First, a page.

Block management is a service where a licensed agent manages the building on behalf of the owners-occupiers; this includes the financial and operational aspects and the building’s gardens, hallways, and exterior.
Block management is also referred to as leasehold management, property management, and estate management.
What is Block Management?
In residential properties, block management is managing communal areas through service charges. It takes dedication, time, and professionalism to manage a block of flats.
Managing a block involves communicating with various contractors to discuss and arrange necessary repairs and maintenance. This can include central heating, lifts, porterage, landscaping, property management, lighting, and cleaning of common areas.
A good understanding of legislation and leasehold matters is a crucial part of the role. Block management also encompasses preparing annual budgets and conducting routine inspections to ensure the property is well maintained.
An essential aspect of block management is ensuring that the landlord receives value for their service charge payments and maintaining the building according to its lease.
How is the managing agent linked to block management?
The managing agent receives instructions from the landlord, not individual leaseholders. Nevertheless, an excellent managing agent will always be aware of the needs and wishes of the flat owners. The managing agent plays a vital role in every aspect of your building, from keeping the lift working to handling the paperwork and from maintaining the garden to decorating the hallways.
The leaseholder who appoints the managing agent pays for their services through your service charges. In other words, it’s in your interest to have an experienced and professional real estate agent.
What is a leasehold?
Depending on the location, a leasehold flat can be located in a purpose-built building, in a converted house, or above a commercial or retail establishment.
For centuries, a leasehold property has been rented by the freeholder from its owner. Upon developing a lease, a freeholder becomes the “landlord.”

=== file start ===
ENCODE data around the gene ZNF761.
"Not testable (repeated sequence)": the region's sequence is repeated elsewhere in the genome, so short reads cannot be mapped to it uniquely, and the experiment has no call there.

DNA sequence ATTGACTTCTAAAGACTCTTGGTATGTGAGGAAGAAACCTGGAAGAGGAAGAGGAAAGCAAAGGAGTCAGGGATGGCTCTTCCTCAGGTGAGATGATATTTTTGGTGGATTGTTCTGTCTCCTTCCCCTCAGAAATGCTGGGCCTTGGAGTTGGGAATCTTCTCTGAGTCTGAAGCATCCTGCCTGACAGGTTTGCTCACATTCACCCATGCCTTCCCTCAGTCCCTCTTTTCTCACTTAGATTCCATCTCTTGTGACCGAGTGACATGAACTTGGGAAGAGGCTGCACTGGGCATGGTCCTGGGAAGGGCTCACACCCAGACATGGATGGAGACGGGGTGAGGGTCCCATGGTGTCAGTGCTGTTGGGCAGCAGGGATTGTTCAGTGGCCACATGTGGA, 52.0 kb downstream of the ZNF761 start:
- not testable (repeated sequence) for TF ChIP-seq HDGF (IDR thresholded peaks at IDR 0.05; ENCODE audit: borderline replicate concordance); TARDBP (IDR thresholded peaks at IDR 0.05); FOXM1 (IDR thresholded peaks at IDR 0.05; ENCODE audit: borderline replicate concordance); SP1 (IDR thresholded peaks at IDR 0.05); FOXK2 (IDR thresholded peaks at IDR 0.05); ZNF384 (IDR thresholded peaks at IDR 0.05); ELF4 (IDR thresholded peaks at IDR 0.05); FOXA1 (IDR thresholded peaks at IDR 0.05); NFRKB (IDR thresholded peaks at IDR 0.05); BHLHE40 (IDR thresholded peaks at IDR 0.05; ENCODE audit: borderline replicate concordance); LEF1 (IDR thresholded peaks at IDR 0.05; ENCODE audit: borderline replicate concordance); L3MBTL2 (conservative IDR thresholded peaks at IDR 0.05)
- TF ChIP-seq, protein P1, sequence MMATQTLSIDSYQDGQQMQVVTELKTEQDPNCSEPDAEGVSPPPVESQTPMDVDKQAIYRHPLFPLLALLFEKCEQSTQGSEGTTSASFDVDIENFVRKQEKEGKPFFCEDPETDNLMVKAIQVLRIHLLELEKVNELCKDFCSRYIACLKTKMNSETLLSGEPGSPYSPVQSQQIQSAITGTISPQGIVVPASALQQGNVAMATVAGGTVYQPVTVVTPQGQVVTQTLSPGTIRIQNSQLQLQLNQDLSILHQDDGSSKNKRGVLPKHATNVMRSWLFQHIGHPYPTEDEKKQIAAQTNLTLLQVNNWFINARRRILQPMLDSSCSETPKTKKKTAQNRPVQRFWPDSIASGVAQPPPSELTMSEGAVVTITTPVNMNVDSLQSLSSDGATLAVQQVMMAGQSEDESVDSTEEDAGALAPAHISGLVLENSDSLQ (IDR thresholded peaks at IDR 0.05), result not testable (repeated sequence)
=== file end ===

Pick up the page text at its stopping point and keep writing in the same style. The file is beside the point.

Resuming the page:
A flat’s leasehold ownership usually covers everything inside the four walls, from the floorboards to the plaster and even the ceiling.
The freeholders are generally responsible for the maintenance of the building and the land on which the building is located. As a result, the leaseholders are charged service fees for recovering the costs associated with doing so.
A managing agent is usually appointed by the freeholder or resident management company to take care of the block.
What is a service charge?
In service charges, the landlord is paid for all of the services he provides by leaseholders. The lease will detail what can (and cannot) be charged and what proportion of the amount each tenant must pay.
Why use a managing agent to manage your block?
The management of a block of flats requires both professionalism and time. In today’s market, managing agents must be knowledgeable about landlord-tenant law, construction, health and safety regulations, basic accounting, and a host of other skills.
As a leaseholder, it is your responsibility to know how your building is being taken care of and by whom. Property management issues can negatively affect your home’s long-term enjoyment and value.
What should you expect from your managing agent?
A successful managing agent will be:
They have a complete understanding of the structure and meaning of leases.
They have a thorough knowledge of relevant landlord and tenant legislation.
They help you understand your rights and obligations.
Committed to best practice.
Committed to good customer service.
Comply with relevant standards and codes of practice.
Operate an independent complaints procedure.
Be subject to external scrutiny.
Able to provide full accounting facilities for budgeting, service charge, and year-end accounting and give you access to them.
Able to support you and your fellow leaseholders in ensuring that service charge money is spent wisely.
Open about connections with other service providers and commissions.